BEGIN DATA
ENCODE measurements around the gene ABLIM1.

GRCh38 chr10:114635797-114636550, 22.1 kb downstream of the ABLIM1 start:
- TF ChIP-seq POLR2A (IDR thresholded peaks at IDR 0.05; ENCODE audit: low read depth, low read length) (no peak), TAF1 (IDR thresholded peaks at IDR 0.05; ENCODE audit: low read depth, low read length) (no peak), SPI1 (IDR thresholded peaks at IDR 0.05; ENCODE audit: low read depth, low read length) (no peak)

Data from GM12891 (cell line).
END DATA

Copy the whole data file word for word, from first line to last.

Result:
ENCODE measurements around the gene ABLIM1.

GRCh38 chr10:114635797-114636550, 22.1 kb downstream of the ABLIM1 start:
- TF ChIP-seq POLR2A (IDR thresholded peaks at IDR 0.05; ENCODE audit: low read depth, low read length) (no peak), TAF1 (IDR thresholded peaks at IDR 0.05; ENCODE audit: low read depth, low read length) (no peak), SPI1 (IDR thresholded peaks at IDR 0.05; ENCODE audit: low read depth, low read length) (no peak)

Data from GM12891 (cell line).